10 Funniest Shonen Anime Of The 2000s


Shonen anime has arguably been the most popular genre in the anime industry for several decades, but its growth since 2000 has been nothing short of astronomical. Series like Naruto and One Piece have thoroughly permeated Western pop culture, while films from the Demon Slayer and Jujutsu Kaisen franchises have put up eye-popping sales in theaters across the world.



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Despite a significant portion of shonen titles stressing power-scaling and intensity, the genre has consistently fielded some of the funniest moments in all anime. In particular, the 2000s provided the perfect landscape for the long-term success of several comedy-centric shonen anime.

10 Gintama Might Be The Best Comedy Anime Of All Time

Sunrise Studio has published some of the most seminal series in the history of anime, but arguably no title in their extensive library has been more unique than the hilariously eclectic Gintama. Based on Hideaki Sorachi’s manga of the same name, Gintama follows the exploits of samurai Gintoki Sakata as he navigates an alternative version of Edo-era Japan that is chock-full of aliens, samurai, and loads of other wacky characters.

Make no mistake — Gintama is much more comedy than drama. However, the series does a great job, especially in later seasons, of balancing the two genres, creating a laugh-out-loud, ending journey with an unforgettable cast of characters. while Gintamas all-over-the-place composition might be a bit hard to get used to at first, anime watchers that give it a chance will find it one of the funniest series of all time.

9 Hayate The Combat Butler Nails Its Absurd Premise

Fans often associate shonen anime with the characteristics held by the “Big 3” (One Piece, Narutoand Bleach — all protagonist-centric series focused on power-scaling). However, series like Hayate the Combat Butler highlight just how much depth the genre truly possesses.

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Released by SynergySP, the production company behind the Major series, Hayate the Combat Butler follows the mishaps of Hayate Ayasaki after he unintentionally enters the service of one of Japan’s wealthiest families in an attempt to avoid a run-in with the Yakuza. As ridiculous as it is endearing, this series stands out as an underappreciated gem from the mid-2000s.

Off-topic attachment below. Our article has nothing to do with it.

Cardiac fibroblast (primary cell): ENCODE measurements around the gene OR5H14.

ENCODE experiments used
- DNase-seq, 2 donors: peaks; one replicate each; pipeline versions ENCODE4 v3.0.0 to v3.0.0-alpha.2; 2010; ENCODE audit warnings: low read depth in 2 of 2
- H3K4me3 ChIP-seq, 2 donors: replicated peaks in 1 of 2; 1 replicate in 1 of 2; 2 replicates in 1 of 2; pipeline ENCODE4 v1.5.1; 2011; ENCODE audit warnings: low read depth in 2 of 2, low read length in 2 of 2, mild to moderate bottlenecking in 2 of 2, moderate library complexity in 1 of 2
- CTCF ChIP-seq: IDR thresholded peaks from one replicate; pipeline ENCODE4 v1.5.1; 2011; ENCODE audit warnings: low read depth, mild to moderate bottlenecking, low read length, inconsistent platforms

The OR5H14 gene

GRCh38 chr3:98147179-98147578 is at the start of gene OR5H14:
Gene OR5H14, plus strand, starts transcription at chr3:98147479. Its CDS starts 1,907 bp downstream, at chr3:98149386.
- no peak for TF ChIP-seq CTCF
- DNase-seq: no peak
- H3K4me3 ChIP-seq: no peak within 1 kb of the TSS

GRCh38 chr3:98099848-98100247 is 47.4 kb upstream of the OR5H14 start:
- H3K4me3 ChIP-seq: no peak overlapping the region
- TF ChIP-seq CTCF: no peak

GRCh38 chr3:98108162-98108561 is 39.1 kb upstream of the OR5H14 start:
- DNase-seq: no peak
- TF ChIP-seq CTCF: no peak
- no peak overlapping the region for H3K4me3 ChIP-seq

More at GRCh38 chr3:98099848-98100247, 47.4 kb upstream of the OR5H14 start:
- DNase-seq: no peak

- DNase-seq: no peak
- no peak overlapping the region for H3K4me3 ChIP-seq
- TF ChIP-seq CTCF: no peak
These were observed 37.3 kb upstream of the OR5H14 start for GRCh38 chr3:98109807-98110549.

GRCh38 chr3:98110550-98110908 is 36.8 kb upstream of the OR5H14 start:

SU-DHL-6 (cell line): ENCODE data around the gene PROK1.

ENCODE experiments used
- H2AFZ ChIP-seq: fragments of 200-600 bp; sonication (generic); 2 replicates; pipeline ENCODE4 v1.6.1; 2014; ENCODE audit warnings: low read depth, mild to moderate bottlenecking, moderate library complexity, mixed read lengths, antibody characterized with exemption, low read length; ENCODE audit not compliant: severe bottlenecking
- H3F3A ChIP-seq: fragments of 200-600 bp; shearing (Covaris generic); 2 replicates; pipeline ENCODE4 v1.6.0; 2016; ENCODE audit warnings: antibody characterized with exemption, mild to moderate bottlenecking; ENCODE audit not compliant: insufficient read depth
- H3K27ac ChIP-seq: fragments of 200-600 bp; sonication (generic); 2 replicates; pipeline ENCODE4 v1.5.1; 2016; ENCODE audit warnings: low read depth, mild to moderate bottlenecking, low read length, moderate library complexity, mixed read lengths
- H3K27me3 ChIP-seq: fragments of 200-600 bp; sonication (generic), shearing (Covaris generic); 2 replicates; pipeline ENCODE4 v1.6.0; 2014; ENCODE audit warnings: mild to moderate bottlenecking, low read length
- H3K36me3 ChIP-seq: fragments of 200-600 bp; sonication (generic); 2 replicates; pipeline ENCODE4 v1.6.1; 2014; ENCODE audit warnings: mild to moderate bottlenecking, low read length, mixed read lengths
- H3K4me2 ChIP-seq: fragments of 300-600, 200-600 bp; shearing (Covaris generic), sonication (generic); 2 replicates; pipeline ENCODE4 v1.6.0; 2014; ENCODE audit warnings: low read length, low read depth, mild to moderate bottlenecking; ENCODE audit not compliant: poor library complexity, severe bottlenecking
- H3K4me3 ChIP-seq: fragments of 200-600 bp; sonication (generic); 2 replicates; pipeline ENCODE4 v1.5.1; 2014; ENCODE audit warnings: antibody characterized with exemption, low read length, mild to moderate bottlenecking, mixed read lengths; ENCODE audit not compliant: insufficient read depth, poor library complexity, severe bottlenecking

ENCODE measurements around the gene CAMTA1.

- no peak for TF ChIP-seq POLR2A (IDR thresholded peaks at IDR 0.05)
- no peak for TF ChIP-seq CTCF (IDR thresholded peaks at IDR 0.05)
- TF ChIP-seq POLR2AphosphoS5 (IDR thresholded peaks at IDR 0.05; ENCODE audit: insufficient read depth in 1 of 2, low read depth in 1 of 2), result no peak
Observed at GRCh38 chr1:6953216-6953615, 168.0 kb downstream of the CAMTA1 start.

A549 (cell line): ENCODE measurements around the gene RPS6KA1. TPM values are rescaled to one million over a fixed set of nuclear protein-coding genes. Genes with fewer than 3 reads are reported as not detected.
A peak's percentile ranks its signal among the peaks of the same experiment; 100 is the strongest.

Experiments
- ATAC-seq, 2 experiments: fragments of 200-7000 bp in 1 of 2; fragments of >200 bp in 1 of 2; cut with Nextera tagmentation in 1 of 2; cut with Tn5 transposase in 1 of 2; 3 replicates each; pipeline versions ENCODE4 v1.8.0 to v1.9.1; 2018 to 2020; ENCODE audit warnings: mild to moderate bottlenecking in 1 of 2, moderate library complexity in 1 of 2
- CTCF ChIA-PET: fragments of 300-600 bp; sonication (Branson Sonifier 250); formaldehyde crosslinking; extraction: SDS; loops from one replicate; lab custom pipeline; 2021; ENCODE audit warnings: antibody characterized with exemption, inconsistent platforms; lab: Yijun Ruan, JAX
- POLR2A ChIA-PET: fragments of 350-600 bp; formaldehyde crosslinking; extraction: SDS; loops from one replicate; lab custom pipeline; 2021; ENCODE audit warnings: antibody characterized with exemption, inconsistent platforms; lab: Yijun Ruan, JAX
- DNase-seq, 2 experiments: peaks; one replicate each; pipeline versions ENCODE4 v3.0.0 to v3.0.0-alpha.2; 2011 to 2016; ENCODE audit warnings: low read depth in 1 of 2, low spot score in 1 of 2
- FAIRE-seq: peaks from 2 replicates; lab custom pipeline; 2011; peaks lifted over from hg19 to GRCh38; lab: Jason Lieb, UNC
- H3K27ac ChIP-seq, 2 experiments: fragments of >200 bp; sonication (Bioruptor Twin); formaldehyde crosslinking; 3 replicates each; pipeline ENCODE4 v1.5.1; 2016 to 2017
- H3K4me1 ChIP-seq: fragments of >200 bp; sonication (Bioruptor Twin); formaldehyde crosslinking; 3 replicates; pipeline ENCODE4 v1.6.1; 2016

8 One Piece’s Humor Has Lasted For Decades

One Piece is by far the best-selling manga/anime franchise of all time, and a huge part of its success stems from author Eiichiro Oda’s ability to consistently generate hilarious and absurd situations. Since the anime’s debut in 1999, the Straw Hat Pirates have been spreading joy throughout the anime community with their journey for the One Piece.

Monkey D. Luffy, One Piece’s main character, possesses the qualities of rubber thanks to the Devil Fruit that he consumed as a child. Although this is admittedly a curious power for a shonen protagonist, it and One Piece’s other Devil Fruit-related powers set the stage for the silly antics that fans have come to know and love.

7 Bobobo-Bo Bo-Bobo Is A Surreal Treat

Anime as a genre has never been a stranger to peculiar material; however, even the most well-versed viewers would be hard-pressed to find a series that is as odd as 2003’s Bobobo-bo Bo-bobo. A rare example of surreal comedy being heavily used in the shonen genre, Bobobo-bo Bo-bobo is somehow just as comically offbeat as its name would suggest.

Bobobo-bo Bo-bobo is a 76-episode series that follows the adventures of its titular main character as he masters the uber-powerful Fist of the Nose Hair technique and fights back against the Chrome Dome Empire. Although the show’s overwhelming amount of slapstick gags and parody scenes have proved to be a tad polarizing among audiences, it is undeniably one of the funniest titles to be released in the 2000s.

6 Fairy Tail’s Comedy Stands Out As Its Best Feature

As a result of existing in a genre dominated by monolithic franchises such as dragon ball, Narutoand One Pieceshow like Fairy Tail have received an undue amount of flack for their perceived lack of originality. However, if there’s one factor supporting Fairy Tail’s claim as one of the greatest shonen of the 2000s, it is the show’s dedication to comedy.